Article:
Black-headed Duck, Heteronetta atricapilla

The Black-headed Duck, (Heteronetta atricapilla), is a species of stiff-tailed duck from the subfamily Oxyurinae and the family Anatidae. It is the only member of its genus Heteronetta. Its habitat is swamps, lakes and marshes in Northern Chile, Paraguay, and Northern Argentina. This species is not considered threatened by the IUCN.

The Black-headed Duck is the most primitive member of its subfamily, and lacks the stiff tail and swollen bill seen in its relatives. Though resembling a fairly typical diving duck, its plumage and other peculiarities give away that it is not a very close relative of these, but rather the product of convergent evolution in the ancestors of the stiff-tailed ducks. The male has a black head and mantle and a paler flank and belly. The female is pale brown overall.

This duck feeds on water plants and insects. It is considered a brood parasite because the female never nests and lays her eggs in those of other birds instead, earning it the nickname Cuckoo Duck. Host birds are usually the Rosy-billed Pochard or other ducks, coots, and occasionally gulls and birds of prey. Unlike certain cuckoos, however, neither the chicks nor the adults destroy the eggs or kill the chicks of the host. Instead, after 21 days of incubation, the ducklings fledge and are completely independent.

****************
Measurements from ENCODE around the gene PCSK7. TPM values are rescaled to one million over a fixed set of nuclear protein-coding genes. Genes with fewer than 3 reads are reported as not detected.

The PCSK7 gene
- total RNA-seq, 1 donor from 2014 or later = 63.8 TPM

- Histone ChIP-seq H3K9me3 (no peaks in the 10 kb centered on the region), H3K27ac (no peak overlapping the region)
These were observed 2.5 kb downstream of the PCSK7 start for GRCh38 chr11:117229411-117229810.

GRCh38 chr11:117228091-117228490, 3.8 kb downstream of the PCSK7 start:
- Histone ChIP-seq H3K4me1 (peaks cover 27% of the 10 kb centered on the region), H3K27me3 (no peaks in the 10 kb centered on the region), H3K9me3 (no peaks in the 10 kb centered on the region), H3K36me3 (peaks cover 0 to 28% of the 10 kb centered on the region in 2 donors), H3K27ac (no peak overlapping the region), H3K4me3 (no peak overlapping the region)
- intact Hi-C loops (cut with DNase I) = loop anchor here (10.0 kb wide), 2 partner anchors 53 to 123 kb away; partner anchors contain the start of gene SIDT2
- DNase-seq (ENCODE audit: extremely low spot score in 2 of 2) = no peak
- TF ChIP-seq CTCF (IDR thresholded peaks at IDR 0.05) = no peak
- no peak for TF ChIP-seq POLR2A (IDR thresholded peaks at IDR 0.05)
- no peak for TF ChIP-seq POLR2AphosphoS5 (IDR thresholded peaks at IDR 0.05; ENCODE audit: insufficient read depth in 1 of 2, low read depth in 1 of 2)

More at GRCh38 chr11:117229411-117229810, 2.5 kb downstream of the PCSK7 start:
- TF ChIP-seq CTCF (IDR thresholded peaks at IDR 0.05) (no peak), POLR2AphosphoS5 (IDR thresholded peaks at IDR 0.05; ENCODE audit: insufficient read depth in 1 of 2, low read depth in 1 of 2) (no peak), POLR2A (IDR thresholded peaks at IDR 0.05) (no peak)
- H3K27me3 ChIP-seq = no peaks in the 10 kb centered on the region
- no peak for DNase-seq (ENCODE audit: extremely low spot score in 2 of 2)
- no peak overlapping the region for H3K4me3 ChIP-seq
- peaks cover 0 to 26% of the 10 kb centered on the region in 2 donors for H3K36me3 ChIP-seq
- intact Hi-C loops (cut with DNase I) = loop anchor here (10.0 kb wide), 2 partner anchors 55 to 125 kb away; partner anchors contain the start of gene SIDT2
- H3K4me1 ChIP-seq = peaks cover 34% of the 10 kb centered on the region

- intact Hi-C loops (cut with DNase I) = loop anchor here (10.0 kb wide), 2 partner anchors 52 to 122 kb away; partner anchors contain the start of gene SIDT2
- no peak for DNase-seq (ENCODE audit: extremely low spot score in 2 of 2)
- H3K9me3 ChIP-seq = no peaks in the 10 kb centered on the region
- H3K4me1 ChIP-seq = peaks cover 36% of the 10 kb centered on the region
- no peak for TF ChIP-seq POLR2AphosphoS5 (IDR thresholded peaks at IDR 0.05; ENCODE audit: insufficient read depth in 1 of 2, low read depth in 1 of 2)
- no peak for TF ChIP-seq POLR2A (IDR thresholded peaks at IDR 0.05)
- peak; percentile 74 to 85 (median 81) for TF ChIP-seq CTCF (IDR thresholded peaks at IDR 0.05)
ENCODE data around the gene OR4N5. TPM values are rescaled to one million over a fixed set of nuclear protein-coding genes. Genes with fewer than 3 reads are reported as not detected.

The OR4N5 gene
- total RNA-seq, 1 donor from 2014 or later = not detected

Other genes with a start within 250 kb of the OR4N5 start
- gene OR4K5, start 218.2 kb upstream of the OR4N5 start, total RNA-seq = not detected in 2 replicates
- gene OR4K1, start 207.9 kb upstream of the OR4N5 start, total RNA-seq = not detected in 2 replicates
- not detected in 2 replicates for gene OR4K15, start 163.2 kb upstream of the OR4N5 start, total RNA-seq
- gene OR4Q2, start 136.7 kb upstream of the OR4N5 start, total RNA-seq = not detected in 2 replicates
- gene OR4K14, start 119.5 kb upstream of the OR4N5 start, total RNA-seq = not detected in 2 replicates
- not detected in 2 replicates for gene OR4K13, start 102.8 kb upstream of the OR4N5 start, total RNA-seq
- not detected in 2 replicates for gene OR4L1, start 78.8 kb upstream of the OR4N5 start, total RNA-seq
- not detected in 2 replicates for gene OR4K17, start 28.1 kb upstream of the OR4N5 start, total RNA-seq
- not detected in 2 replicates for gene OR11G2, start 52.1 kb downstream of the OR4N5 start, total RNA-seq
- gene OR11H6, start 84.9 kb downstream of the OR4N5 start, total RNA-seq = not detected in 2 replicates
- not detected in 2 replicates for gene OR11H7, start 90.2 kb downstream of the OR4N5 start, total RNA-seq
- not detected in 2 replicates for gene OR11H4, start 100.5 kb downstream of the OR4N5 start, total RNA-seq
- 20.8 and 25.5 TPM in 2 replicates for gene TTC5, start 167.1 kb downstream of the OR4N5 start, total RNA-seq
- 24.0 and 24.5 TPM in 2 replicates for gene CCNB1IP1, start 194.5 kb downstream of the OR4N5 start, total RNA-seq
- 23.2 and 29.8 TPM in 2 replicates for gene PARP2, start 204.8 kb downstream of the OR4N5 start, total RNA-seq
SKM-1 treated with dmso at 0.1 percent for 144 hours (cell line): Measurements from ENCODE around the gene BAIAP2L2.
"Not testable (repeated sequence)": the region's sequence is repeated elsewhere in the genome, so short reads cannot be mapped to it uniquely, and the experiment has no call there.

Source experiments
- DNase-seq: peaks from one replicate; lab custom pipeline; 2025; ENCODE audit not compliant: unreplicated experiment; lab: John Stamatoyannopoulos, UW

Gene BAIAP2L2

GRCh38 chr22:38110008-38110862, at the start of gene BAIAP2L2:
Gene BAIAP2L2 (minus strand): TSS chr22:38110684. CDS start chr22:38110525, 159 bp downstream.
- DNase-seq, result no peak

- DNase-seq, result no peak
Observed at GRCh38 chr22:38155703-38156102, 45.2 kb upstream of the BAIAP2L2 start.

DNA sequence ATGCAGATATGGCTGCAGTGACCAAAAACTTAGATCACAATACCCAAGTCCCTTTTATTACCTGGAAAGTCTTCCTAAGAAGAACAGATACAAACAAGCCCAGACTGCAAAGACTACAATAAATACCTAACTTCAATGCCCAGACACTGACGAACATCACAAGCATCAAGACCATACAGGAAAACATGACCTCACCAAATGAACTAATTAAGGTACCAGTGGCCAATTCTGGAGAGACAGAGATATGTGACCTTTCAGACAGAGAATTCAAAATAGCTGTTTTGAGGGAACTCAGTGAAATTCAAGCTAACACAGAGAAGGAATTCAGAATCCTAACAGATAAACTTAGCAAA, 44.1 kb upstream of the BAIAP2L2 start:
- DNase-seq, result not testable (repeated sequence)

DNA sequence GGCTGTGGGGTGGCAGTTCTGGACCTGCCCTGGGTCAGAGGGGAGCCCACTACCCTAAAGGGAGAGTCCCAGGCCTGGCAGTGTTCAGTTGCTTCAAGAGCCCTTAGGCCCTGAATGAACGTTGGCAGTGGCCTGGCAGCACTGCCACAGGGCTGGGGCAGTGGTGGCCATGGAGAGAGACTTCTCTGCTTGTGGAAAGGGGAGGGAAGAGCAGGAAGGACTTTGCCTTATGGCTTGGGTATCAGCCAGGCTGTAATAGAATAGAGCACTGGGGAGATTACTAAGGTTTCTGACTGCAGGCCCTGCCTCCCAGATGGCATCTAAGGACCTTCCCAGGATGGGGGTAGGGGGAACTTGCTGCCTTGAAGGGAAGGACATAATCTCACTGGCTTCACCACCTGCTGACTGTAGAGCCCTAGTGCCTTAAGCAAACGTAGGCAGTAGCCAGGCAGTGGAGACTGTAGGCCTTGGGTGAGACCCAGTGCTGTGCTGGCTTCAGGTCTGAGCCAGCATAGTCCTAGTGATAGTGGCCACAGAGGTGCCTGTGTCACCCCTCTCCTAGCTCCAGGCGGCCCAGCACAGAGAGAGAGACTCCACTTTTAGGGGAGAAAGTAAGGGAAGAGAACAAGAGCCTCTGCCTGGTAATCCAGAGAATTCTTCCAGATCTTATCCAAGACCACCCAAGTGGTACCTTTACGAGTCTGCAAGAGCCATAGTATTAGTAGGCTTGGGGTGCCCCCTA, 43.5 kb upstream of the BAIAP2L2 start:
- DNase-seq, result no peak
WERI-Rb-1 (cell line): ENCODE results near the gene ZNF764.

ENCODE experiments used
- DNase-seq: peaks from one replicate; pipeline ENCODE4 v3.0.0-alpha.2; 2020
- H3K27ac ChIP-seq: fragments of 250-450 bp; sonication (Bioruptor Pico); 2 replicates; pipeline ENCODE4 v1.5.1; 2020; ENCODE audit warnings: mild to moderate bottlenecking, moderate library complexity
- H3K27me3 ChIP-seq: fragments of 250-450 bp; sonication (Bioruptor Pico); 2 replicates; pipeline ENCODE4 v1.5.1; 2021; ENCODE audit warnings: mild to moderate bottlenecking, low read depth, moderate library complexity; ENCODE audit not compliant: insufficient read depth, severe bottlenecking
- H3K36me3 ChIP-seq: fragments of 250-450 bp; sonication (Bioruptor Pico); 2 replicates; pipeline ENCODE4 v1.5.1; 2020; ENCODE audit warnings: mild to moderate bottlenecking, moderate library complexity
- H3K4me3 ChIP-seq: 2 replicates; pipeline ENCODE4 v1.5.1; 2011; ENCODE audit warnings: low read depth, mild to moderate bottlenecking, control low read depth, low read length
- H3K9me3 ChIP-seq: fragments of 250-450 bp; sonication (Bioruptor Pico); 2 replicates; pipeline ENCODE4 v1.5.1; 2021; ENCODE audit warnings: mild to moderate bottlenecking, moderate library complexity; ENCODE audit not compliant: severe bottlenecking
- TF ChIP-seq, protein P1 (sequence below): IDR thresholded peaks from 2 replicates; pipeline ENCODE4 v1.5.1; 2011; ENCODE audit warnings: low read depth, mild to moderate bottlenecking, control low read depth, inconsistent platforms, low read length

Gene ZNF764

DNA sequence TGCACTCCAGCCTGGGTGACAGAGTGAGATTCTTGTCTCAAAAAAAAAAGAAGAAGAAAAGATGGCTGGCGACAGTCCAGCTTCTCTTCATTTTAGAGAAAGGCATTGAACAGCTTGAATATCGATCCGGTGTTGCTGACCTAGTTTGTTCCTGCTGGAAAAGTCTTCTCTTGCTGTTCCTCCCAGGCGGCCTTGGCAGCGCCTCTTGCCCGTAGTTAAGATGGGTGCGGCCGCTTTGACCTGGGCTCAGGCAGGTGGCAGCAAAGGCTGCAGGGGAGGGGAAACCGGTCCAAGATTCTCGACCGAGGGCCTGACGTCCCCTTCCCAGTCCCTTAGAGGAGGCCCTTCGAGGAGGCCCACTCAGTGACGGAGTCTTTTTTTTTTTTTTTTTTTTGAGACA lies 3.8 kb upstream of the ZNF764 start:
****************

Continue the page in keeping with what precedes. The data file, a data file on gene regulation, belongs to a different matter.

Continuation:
Image Caption: Heteronetta atricapilla couple in breeding plumage photographed in Povo Novo, Rio Grande do Sul, Brazil, in November 2009. Credit: Claudio Dias Timm / Wikipedia (CC BY-SA 2.0)